A public corruption trial involving a scheme to pay kickbacks to an unnamed DeKalb County elected official began this week in federal court in South Carolina.
Testimony during the trial, which is expected to last several weeks, could reveal the identity of the official and indicate whether he or she participated in the plan. No one from DeKalb has been charged in the case.
All of DeKalb’s six commissioners and its interim CEO have denied being the elected official mentioned in the indictment.
Prosecutors say Jonathan Pinson, the former chairman of South Carolina State University’s board of trustees, and Eric Robinson, his business partner, used their political and personal connections to enrich themselves through a series of white-collar crimes.
The 52-count indictment alleges they negotiated bribes and kickbacks for land purchases and other business deals. They have pleaded not guilty.
The DeKalb connection
Only two of the criminal counts involve DeKalb County.
The indictment said Pinson and Robinson discussed having a Florida developer pay bribes to the DeKalb official in exchange for favorable treatment. The indictment didn’t provide details about what the defendants wanted from the DeKalb official in return for the payment.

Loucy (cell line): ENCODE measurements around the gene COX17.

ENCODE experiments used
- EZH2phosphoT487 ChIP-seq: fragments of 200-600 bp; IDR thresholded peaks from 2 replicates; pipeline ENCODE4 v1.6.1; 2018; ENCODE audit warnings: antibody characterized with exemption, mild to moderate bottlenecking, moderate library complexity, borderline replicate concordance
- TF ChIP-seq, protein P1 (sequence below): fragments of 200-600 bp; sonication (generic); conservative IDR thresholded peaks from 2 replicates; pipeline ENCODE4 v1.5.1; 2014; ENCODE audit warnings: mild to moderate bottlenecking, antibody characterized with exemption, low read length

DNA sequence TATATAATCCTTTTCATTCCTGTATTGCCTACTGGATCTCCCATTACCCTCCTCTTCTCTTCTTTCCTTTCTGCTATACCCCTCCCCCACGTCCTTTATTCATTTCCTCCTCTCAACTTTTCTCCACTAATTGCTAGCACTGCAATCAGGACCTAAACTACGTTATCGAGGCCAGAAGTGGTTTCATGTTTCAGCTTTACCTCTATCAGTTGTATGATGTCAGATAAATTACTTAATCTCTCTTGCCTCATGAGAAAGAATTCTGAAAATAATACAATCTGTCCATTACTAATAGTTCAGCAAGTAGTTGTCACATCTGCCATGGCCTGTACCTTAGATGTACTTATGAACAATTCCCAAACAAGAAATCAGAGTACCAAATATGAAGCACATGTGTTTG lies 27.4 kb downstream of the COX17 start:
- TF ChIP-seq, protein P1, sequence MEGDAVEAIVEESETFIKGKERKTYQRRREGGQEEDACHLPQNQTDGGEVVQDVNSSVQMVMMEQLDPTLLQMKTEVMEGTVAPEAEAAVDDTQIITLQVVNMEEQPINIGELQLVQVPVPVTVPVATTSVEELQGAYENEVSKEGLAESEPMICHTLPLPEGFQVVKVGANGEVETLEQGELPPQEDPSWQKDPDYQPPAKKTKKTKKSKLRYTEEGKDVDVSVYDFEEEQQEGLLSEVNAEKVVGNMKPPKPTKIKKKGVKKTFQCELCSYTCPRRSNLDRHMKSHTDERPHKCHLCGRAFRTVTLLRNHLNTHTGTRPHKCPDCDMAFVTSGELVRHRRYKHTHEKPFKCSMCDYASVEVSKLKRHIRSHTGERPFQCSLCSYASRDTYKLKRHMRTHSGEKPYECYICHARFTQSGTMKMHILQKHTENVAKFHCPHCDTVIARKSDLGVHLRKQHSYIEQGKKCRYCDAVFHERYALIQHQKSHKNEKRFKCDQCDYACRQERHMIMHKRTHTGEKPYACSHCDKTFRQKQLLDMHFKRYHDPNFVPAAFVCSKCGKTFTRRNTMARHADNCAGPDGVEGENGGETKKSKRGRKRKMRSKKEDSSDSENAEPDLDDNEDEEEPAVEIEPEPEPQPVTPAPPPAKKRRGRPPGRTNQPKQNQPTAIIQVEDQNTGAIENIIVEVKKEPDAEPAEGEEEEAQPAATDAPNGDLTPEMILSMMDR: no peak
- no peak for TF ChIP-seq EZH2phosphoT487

Pinson and Robinson planned to act as “bag men” to facilitate the transaction and pocket some of the cash for themselves, according to the indictment.
The developer, Rick Zahn, reached a plea deal with prosecutors in February. Under the agreement, Zahn pleaded guilty and must testify at trial. He hasn’t been sentenced yet.
Neither the indictment nor prosecutors have said whether Pinson, Robinson and Zahn carried out their alleged effort to pay off the DeKalb official.
If wiretapped phone conversations or testimony implicate a DeKalb official, criminal charges could potentially follow.
In unrelated cases, federal authorities in Atlanta are already investigating DeKalb County officials’ use of their taxpayer-backed purchasing cards, and former DeKalb CEO Burrell Ellis is scheduled to go on trial in September on allegations that he shook down county vendors for campaign contributions.
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